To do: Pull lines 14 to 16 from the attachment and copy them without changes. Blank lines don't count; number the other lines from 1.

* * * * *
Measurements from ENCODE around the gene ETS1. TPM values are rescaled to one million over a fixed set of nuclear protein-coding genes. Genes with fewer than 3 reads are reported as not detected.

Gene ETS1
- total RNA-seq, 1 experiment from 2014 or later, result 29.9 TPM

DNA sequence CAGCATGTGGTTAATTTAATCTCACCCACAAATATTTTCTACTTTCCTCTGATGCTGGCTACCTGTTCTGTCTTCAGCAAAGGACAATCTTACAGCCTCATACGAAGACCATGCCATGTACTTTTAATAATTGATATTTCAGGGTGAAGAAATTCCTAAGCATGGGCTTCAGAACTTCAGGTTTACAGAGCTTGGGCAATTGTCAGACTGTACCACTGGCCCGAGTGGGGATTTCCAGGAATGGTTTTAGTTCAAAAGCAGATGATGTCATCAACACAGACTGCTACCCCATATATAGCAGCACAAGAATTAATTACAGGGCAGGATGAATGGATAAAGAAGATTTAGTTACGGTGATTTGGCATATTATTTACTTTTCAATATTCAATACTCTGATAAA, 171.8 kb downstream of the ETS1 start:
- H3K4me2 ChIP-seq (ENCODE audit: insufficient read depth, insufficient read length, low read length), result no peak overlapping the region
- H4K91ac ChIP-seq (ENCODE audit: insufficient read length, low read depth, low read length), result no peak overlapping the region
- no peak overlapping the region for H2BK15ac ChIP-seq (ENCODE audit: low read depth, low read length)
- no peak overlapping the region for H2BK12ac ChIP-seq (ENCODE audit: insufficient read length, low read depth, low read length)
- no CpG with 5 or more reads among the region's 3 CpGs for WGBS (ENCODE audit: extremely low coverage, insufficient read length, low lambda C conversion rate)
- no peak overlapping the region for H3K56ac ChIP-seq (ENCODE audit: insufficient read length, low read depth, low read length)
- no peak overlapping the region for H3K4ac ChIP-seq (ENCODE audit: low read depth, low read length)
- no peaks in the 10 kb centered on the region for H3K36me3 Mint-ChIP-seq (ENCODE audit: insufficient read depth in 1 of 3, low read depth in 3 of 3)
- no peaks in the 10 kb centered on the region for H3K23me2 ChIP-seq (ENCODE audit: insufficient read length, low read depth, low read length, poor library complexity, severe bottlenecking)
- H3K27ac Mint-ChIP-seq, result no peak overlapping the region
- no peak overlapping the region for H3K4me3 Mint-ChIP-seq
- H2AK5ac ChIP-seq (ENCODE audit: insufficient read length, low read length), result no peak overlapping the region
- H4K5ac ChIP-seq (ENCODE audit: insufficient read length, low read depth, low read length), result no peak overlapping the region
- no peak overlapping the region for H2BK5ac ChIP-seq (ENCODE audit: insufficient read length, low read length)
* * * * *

- H3K27ac Mint-ChIP-seq, result no peak overlapping the region
- no peak overlapping the region for H3K4me3 Mint-ChIP-seq
- H2AK5ac ChIP-seq (ENCODE audit: insufficient read length, low read length), result no peak overlapping the region